By Vanessa M. Cross, J.D., LL.M.
A California district court’s order dismissing as preempted a complaint brought by Incretin patients against Merck Sharp & Dohme Corp. when the patients requested additional discovery due to misreporting and under-reporting issues was vacated and remanded by the U.S. Court of Appeals for the Ninth Circuit in an unpublished decision. The Ninth Circuit never reached the issue of whether Merck met the "clear evidence" burden for preemption, but instead found that the district court, which reasoned that the allegations were predicated upon a fraud-on-the-FDA theory, misapplied Buckman Co. v. Plaintiffs’ Legal Committee to significantly limit discovery (In re: Incretin-Based Therapies Products Liability Litigation (Adams v. Merck Sharpe & Dohme Corp.), December 6, 2017, per curiam).
Buckman. The Ninth Circuit held that the district court misapplied Buckman in two ways: (1) the district court relied on Buckman to impermissibly circumscribe discovery in which the plaintiffs sought to compel, and (2) the district court relied on Buckman to deem the plaintiffs’ newly discovered evidence "irrelevant" to the court’s preemption analysis at the summary judgment stage.
In Buckman, the plaintiffs alleged that use of orthopedic bone screws in their spines led to their injuries, and that the consulting firm assisting the screws’ manufacturer to secure regulatory approval made fraudulent representations to the FDA. The U.S. Supreme Court held that plaintiffs’ state-law claims were impliedly preempted by federal law because plaintiffs’ state-law "fraud-on-the-FDA" claims conflicted with the FDA’s responsibility to police fraud consistent with its judgment and objectives. The Buckman Court reasoned that a critical element to the plaintiffs’ case arose from federal law.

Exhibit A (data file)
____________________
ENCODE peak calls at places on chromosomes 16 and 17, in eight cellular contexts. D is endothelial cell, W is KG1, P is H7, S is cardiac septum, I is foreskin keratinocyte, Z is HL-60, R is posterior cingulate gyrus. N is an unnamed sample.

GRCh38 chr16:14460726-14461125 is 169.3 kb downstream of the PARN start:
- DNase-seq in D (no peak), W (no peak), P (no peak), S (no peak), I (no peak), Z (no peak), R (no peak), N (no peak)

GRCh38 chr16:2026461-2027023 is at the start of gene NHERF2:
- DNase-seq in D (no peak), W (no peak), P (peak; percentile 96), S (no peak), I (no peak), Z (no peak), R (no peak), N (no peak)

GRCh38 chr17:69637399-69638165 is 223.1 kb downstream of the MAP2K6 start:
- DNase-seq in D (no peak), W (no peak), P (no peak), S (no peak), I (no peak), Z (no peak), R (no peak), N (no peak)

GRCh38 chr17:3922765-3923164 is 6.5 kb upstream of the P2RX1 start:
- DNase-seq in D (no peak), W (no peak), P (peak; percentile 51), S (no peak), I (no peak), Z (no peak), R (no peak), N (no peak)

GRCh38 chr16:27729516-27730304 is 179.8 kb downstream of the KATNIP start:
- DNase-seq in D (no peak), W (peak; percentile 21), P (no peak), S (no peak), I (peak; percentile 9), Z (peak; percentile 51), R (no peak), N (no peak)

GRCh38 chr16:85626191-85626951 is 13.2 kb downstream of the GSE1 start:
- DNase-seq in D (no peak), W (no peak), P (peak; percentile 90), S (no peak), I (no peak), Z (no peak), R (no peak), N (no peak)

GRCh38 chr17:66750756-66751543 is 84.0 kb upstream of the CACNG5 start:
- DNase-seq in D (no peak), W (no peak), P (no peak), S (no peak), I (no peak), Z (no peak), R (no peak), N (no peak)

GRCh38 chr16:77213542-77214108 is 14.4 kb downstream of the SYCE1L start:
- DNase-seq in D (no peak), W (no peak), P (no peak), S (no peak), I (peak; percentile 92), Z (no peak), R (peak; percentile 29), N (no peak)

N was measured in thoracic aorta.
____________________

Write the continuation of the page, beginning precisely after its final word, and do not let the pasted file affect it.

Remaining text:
Preempting discovery. The Ninth Circuit held that the district court abused its discretion when it relied on Buckman to limit plaintiffs’ discovery. The district court acknowledged that the Merck allegations were not predicated upon a fraud-on-the-FDA basis. The district court, however, asserted that "fraud-on-the-FDA type allegations" were being asserted when plaintiffs raised misreporting and under-reporting as a justification for additional discovery. Based on this analysis, the district court denied the plaintiffs’ motion to compel discovery of adverse event source documents and databases as irrelevant and burdensome. The court also relied upon Buckman to preclude consideration of "new safety information" the plaintiffs uncovered in the discovery they were allowed to conduct.
In its finding of abuse of discretion, the Ninth Circuit found that plaintiffs asserted common-law, failure-to-warn claims arising from a state-law duty that paralleled a similar claim in another case in which the Ninth Circuit held preemption did not apply. While limiting the disposition of its decision as not appropriate for publication or as precedent, in vacating and remanding the case back to the district court, the Court sent a clear message that an expansive application of Buckman to limit discovery would not be favorably reviewed upon appeal.
The case is No. 15-56997.
Attorneys: David Charles Frederick (Kellogg, Hansen, Todd, Figel & Frederick, PLLC) for Jean Adams. Maurita Elaine Horn (Williams & Connolly LLP) for Merck Sharp & Dohme Corp. f/k/a Merck & Co. Inc. Amy Jean Laurendeau (O'Melveny & Myers LLP) for Amylin Pharmaceuticals, Inc. Jeffrey Michael Goldman (Pepper Hamilton LLP) and Robert Mont Howard (Latham & Watkins, LLP) for Eli Lilly and Co.
Companies: Merck Sharp & Dohme Corp. f/k/a Merck & Co. Inc.; Amylin Pharmaceuticals, Inc.; Eli Lilly and Co.
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